Different predictors were observed from 6 studies. Pitsavos and colleagues26 reported that increased age, male sex, low education status, and C-reactive protein were positively associated with the development of hypertension. Waist circumference was found to be an independent predictor in studies both by Pitsavos26 and De Marco and co-authors.27 However, after using a multiple-regression model, Liu and co-investigators29 found that none of the aforementioned factors could independently predict new-onset hypertension during the follow-up period. This discrepancy needs more study for the purpose of clarification. In the Cox stepwise regression analysis by Zheng and colleagues,28 older age at baseline, Mongolian race, alcohol-drinking, being overweight or obese, high salt intake every day, low level of physical activity, and a family history of hypertension were found to be associated with incidence of hypertension. In addition, high levels of anger (as a trait) and high BP levels at baseline were also associated with the development of hypertension.30,31 Some of these factors have formed the basis of interventional studies in which comprehensive lifestyle modification has reduced the progression to hypertension.53–55 However, definite predictors remain unclear. More research on this issue is needed in order to prevent, rather than to treat.

Quality and Variability of Published Studies

To our knowledge, this is the first systematic review and meta-analysis of prehypertension that concerns prevalence and risk factors, as well as the predictors of progression to hypertension. There were few high-quality comparative studies on these issues. Many studies in this review were restricted to small, convenient samples of people with prehypertension, which compromised the investigators' ability to draw broad conclusions from their findings. Some of the included studies failed to mention the survey response rates or their criteria for inclusion and exclusion. The substantial heterogeneity between studies in this review was expected. It can be attributed in part to crude study characteristics (for example, sampling by age, sex, or geographic region—or sampling too few subjects). In addition, the definitions of risk factors were heterogeneous or absent. For example, Tsai and associates11 defined a current smoker as someone who smokes ≥1 pack-year, but Sun and colleagues6 defined a smoker as a person who smokes at least 10 cigarettes every day. Many other studies failed to define current smoker.


Although we attempted to adhere to the guidelines for reporting meta-analyses of observational studies,56 there were several limitations that merit discussion.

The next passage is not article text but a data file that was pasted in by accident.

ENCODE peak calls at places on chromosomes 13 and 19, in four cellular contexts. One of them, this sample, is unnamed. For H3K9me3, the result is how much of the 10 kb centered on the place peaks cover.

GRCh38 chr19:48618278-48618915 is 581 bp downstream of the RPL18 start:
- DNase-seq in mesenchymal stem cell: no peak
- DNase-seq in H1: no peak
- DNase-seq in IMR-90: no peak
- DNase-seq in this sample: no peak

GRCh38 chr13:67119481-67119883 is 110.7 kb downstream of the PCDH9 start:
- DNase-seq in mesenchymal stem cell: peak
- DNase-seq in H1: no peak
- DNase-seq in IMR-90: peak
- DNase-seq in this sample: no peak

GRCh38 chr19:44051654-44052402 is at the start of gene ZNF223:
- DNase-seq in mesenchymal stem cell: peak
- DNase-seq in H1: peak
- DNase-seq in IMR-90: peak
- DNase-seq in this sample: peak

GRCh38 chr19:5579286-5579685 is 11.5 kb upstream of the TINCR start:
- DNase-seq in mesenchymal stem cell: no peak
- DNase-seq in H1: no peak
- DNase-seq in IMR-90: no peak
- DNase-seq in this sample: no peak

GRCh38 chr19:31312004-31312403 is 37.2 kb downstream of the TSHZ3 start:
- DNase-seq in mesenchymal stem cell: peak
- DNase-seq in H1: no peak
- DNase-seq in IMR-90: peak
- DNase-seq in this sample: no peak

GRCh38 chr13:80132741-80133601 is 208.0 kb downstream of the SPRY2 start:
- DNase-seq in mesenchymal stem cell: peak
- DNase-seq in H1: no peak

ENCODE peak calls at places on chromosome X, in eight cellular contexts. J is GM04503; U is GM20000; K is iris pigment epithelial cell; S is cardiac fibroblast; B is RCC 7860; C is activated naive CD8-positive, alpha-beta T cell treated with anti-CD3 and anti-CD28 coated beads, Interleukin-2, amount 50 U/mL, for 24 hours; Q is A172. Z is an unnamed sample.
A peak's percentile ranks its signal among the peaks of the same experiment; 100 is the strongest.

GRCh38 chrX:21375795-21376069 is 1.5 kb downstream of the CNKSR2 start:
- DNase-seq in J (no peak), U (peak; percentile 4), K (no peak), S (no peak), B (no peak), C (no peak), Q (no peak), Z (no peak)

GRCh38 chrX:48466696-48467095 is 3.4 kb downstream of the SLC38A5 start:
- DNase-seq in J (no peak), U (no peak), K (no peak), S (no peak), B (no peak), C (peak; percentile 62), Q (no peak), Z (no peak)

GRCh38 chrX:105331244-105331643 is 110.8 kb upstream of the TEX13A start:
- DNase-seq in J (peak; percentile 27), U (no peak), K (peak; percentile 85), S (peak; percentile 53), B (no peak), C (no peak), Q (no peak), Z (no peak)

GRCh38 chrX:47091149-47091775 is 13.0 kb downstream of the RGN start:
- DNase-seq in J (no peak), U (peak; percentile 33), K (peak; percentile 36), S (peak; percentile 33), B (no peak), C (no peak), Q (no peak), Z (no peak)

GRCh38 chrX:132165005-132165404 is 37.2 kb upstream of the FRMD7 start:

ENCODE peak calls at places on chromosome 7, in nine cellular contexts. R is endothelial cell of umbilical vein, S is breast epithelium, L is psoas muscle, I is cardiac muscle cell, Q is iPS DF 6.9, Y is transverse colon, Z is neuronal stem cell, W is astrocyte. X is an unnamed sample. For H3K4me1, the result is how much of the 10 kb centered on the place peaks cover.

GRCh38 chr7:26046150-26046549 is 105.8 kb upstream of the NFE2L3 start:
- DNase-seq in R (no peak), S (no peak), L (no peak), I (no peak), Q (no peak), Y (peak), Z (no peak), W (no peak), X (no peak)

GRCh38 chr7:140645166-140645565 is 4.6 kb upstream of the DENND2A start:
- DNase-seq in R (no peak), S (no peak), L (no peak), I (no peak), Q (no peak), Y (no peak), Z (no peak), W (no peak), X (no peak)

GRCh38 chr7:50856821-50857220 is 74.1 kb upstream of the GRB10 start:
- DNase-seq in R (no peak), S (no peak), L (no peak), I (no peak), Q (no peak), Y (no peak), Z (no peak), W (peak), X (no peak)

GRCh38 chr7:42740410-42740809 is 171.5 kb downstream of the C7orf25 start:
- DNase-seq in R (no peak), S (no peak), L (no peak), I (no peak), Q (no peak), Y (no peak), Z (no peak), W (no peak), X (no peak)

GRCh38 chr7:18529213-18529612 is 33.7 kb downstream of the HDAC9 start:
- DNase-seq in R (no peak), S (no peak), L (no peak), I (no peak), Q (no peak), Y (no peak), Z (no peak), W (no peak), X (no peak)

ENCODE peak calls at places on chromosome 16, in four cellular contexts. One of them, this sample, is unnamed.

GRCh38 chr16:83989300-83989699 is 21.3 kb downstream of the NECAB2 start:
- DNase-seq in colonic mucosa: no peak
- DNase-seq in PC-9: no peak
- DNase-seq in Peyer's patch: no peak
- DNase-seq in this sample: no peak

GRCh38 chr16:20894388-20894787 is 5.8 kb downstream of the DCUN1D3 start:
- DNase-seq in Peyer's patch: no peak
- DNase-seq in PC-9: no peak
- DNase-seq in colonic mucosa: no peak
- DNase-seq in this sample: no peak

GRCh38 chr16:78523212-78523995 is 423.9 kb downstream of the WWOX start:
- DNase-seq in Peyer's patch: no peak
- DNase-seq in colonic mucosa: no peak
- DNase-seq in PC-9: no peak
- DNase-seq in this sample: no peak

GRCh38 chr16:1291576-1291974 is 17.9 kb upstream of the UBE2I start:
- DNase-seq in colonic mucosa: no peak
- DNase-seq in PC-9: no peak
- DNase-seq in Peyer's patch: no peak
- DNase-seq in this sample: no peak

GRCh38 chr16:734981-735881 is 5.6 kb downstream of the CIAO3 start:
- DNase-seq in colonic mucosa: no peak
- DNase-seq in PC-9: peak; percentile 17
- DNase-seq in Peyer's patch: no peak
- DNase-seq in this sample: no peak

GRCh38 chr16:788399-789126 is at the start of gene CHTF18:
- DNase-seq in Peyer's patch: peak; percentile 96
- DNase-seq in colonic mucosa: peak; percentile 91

First, we included only PubMed and The Cochrane Library in our search; although our literature search was extensive, it was limited to articles published in English and Chinese, which raises the possibility of omissions. Unfortunately, there are no agreed-upon criteria for evaluating the quality of cross-sectional studies (as there are for randomized controlled trials57). Our quality-evaluation method might not have captured all methodological aspects of these studies.

Second, there will have been both inter- and intra-study measurement errors in the ascertainment of BP and other indices.

Third, reliable country-specific estimates and analyses of some other risk factors were not produced, due to insufficient data. Although there was substantial heterogeneity among the included studies, meta-regression was not performed, because our main objective was to identify risk factors or predictors that can be useful to identify patients at increased risk.

In addition, a delay between search and publication was inevitable. Therefore, further evidence might have emerged subsequent to our original search, and the results of the meta-analysis must be interpreted cautiously.

Clinical Implications

Prehypertension was highly prevalent in recent years, especially for males. Many risk factors, including weight, dyslipidemia, and impaired glucose metabolism were observed. Factors such as older age at baseline, male sex, low education status, Mongolian race, and alcohol-drinking were reported to be important predictors of progression to hypertension. Healthcare providers should be aware of which segments of the population are at increased risk for cardiovascular disease and of steps that should be taken to treat modifiable risk factors in these people. Further studies are needed to determine which risk factors are independently associated with prehypertension and to determine which are predictors of progression to hypertension.


Address for reprints: Yingxian Sun, MD, PhD, Department of Cardiology, the First Affiliated Hospital of China Medical University, 155 Nanjing North St., Heping District, Shenyang 110001, PRC

E-mail: nc.moc.oohay@21naixgniynus


1. Chobanian AV, Bakris GL, Black HR, Cushman WC, Green LA, Izzo JL Jr, et al. Seventh report of the Joint National Committee on Prevention, Detection, Evaluation, and Treatment of High Blood Pressure. Hypertension 2003;42(6):1206–52. [PubMed]
2. Vasan RS, Larson MG, Leip EP, Kannel WB, Levy D. Assessment of frequency of progression to hypertension in non-hypertensive participants in the Framingham Heart Study: a cohort study. Lancet 2001;358(9294):1682–6. [PubMed]
3. Lewington S, Clarke R, Qizilbash N, Peto R, Collins R; Prospective Studies Collaboration. Age-specific relevance of usual blood pressure to vascular mortality: a meta-analysis of individual data for one million adults in 61 prospective studies [published erratum appears in Lancet 2003;361(9362):1060]. Lancet 2002;360(9349):1903–13. [PubMed]
4. Mullican DR, Lorenzo C, Haffner SM. Is prehypertension a risk factor for the development of type 2 diabetes? Diabetes Care 2009;32(10):1870–2. [PMC free article] [PubMed]